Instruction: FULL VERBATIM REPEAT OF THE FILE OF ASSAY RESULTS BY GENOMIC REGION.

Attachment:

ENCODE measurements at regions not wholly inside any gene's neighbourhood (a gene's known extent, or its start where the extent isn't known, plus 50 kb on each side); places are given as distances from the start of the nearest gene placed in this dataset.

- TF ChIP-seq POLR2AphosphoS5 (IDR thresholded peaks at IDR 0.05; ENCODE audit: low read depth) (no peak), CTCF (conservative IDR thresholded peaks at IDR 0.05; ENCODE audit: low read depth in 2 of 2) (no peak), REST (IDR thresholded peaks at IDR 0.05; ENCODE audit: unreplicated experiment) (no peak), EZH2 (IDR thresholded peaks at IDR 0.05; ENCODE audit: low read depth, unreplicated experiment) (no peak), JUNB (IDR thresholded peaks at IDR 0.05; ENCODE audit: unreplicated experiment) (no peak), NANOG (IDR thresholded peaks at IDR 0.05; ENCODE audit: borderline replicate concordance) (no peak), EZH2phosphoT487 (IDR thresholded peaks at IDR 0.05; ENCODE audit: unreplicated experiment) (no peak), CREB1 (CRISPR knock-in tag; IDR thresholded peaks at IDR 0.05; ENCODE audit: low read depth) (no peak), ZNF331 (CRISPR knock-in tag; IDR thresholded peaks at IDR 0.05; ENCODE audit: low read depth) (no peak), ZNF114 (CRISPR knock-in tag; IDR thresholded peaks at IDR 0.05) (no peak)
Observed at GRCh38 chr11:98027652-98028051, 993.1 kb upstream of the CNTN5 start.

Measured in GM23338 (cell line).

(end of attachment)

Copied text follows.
ENCODE measurements at regions not wholly inside any gene's neighbourhood (a gene's known extent, or its start where the extent isn't known, plus 50 kb on each side); places are given as distances from the start of the nearest gene placed in this dataset.

- TF ChIP-seq POLR2AphosphoS5 (IDR thresholded peaks at IDR 0.05; ENCODE audit: low read depth) (no peak), CTCF (conservative IDR thresholded peaks at IDR 0.05; ENCODE audit: low read depth in 2 of 2) (no peak), REST (IDR thresholded peaks at IDR 0.05; ENCODE audit: unreplicated experiment) (no peak), EZH2 (IDR thresholded peaks at IDR 0.05; ENCODE audit: low read depth, unreplicated experiment) (no peak), JUNB (IDR thresholded peaks at IDR 0.05; ENCODE audit: unreplicated experiment) (no peak), NANOG (IDR thresholded peaks at IDR 0.05; ENCODE audit: borderline replicate concordance) (no peak), EZH2phosphoT487 (IDR thresholded peaks at IDR 0.05; ENCODE audit: unreplicated experiment) (no peak), CREB1 (CRISPR knock-in tag; IDR thresholded peaks at IDR 0.05; ENCODE audit: low read depth) (no peak), ZNF331 (CRISPR knock-in tag; IDR thresholded peaks at IDR 0.05; ENCODE audit: low read depth) (no peak), ZNF114 (CRISPR knock-in tag; IDR thresholded peaks at IDR 0.05) (no peak)
Observed at GRCh38 chr11:98027652-98028051, 993.1 kb upstream of the CNTN5 start.

Measured in GM23338 (cell line).